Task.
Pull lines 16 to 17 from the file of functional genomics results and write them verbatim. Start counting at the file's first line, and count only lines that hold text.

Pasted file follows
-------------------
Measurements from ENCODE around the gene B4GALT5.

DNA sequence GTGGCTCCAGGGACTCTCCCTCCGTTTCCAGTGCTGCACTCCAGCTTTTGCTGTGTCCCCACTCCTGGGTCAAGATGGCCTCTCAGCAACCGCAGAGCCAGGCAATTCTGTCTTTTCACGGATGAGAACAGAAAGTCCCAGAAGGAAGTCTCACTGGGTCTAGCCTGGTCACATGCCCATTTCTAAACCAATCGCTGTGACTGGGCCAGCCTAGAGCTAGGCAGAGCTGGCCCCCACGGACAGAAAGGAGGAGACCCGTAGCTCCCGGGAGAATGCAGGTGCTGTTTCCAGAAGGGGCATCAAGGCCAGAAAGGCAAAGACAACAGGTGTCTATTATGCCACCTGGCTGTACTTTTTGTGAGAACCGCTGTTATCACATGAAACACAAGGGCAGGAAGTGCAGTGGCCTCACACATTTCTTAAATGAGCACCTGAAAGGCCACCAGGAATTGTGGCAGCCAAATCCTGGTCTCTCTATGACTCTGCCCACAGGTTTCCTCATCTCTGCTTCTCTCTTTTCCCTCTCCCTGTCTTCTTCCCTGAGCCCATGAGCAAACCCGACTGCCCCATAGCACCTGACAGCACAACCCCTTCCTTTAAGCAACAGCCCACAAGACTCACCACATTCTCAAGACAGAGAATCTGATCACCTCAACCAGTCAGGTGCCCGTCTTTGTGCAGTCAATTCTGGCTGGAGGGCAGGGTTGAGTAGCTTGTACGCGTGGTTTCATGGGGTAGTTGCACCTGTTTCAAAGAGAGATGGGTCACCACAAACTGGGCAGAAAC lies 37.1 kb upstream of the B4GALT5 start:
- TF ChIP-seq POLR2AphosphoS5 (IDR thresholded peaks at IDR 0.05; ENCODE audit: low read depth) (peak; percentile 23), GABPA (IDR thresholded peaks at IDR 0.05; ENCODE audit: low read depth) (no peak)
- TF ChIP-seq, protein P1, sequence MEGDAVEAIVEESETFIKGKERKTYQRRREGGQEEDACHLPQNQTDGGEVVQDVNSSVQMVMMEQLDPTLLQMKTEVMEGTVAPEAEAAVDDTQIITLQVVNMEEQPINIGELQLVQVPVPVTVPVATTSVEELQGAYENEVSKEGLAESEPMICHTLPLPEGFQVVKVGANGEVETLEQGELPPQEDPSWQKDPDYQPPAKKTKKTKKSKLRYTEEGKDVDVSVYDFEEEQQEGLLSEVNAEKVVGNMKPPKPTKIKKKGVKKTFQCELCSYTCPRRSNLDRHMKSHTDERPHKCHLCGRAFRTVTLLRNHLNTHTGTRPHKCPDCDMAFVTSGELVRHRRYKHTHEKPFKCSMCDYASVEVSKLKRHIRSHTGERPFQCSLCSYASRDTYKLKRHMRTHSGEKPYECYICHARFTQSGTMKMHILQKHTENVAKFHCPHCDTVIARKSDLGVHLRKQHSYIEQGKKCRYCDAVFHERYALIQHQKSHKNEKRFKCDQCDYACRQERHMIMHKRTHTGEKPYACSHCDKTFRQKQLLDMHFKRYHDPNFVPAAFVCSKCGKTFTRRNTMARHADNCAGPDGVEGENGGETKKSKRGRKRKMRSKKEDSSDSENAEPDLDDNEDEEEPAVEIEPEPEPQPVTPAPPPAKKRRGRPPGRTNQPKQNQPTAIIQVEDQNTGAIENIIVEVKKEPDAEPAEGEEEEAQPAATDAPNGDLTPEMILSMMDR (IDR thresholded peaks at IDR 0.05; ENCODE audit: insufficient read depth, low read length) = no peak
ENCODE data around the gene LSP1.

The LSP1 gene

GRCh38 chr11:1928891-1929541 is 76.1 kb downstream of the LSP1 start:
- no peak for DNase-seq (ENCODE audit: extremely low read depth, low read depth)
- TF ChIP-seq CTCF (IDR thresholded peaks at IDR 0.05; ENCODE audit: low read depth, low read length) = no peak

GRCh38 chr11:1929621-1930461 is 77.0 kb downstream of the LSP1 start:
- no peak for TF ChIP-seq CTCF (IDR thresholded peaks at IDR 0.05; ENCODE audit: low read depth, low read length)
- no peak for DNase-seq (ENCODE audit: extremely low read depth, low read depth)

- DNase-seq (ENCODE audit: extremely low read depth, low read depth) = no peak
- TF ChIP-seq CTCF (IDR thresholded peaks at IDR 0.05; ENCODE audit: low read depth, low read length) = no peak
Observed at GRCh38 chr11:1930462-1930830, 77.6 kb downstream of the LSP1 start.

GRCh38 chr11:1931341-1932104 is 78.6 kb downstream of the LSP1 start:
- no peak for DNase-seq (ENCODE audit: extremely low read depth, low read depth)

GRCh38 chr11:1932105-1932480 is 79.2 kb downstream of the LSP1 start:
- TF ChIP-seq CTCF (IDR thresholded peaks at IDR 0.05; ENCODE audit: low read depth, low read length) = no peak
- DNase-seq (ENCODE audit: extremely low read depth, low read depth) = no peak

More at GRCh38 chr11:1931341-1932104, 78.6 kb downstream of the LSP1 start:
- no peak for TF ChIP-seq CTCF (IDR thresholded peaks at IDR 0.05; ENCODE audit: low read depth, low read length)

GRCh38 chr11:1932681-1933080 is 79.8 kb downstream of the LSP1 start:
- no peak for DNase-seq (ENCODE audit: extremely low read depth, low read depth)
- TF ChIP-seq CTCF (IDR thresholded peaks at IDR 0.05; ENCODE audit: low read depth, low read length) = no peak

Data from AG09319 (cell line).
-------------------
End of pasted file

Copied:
GRCh38 chr11:1931341-1932104 is 78.6 kb downstream of the LSP1 start:
- no peak for DNase-seq (ENCODE audit: extremely low read depth, low read depth)